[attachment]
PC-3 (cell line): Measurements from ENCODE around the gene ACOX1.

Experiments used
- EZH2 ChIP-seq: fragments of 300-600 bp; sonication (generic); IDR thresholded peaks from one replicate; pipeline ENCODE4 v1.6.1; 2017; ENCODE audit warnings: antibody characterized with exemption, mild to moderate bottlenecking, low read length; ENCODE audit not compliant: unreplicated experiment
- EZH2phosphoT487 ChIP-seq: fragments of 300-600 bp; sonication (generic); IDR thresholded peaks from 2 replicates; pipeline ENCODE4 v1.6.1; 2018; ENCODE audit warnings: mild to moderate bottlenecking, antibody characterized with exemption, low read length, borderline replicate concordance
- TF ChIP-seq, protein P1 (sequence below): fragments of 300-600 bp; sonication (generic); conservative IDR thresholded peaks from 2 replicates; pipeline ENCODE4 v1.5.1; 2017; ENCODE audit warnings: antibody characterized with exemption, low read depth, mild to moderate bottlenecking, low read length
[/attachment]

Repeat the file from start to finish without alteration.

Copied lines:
PC-3 (cell line): Measurements from ENCODE around the gene ACOX1.

Experiments used
- EZH2 ChIP-seq: fragments of 300-600 bp; sonication (generic); IDR thresholded peaks from one replicate; pipeline ENCODE4 v1.6.1; 2017; ENCODE audit warnings: antibody characterized with exemption, mild to moderate bottlenecking, low read length; ENCODE audit not compliant: unreplicated experiment
- EZH2phosphoT487 ChIP-seq: fragments of 300-600 bp; sonication (generic); IDR thresholded peaks from 2 replicates; pipeline ENCODE4 v1.6.1; 2018; ENCODE audit warnings: mild to moderate bottlenecking, antibody characterized with exemption, low read length, borderline replicate concordance
- TF ChIP-seq, protein P1 (sequence below): fragments of 300-600 bp; sonication (generic); conservative IDR thresholded peaks from 2 replicates; pipeline ENCODE4 v1.5.1; 2017; ENCODE audit warnings: antibody characterized with exemption, low read depth, mild to moderate bottlenecking, low read length